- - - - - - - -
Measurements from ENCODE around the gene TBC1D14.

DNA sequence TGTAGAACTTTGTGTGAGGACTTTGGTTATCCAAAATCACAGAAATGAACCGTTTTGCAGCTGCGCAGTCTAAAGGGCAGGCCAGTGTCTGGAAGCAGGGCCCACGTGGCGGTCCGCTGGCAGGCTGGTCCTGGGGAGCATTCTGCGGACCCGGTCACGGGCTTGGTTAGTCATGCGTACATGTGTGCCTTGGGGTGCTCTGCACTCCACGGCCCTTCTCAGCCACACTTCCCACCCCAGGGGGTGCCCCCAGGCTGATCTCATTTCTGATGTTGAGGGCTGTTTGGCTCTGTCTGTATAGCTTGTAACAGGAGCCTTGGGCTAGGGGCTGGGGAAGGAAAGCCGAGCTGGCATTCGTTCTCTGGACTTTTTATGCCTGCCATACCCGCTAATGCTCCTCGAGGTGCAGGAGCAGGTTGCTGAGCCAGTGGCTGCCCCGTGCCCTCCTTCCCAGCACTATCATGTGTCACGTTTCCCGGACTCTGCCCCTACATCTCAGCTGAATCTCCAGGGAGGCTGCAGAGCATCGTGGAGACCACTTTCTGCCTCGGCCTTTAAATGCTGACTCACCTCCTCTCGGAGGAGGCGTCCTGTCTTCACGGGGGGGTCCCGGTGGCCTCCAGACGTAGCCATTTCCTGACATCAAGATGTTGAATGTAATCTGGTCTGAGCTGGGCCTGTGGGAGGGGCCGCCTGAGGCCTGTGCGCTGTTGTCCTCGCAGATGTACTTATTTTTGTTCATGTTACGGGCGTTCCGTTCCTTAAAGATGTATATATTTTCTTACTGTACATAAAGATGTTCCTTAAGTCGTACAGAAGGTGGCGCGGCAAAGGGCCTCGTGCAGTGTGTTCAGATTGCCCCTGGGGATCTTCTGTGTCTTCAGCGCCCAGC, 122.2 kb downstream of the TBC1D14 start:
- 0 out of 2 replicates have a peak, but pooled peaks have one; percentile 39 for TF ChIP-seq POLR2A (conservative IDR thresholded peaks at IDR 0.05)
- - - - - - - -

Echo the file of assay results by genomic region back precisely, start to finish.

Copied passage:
Measurements from ENCODE around the gene TBC1D14.

DNA sequence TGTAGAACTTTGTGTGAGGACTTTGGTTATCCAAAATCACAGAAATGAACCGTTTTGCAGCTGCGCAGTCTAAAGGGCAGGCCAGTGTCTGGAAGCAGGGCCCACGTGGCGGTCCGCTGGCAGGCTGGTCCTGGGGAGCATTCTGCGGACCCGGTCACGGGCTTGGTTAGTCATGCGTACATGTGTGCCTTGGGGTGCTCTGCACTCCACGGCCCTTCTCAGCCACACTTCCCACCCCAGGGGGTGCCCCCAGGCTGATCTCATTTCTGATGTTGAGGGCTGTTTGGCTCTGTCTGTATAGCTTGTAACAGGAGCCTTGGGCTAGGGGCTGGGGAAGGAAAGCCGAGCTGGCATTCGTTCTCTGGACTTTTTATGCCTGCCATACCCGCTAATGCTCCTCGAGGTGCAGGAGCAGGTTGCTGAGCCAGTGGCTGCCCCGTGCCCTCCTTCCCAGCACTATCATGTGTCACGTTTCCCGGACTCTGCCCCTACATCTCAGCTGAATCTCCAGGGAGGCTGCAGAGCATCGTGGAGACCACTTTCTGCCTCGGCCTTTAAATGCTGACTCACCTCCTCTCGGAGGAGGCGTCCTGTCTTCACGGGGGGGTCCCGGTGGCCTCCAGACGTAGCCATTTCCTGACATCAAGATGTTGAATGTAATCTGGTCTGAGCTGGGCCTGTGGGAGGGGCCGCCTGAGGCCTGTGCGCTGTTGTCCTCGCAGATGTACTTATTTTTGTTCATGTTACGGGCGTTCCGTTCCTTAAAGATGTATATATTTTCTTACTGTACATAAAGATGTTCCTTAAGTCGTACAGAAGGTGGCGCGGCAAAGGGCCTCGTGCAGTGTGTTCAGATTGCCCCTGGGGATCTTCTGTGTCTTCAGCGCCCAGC, 122.2 kb downstream of the TBC1D14 start:
- 0 out of 2 replicates have a peak, but pooled peaks have one; percentile 39 for TF ChIP-seq POLR2A (conservative IDR thresholded peaks at IDR 0.05)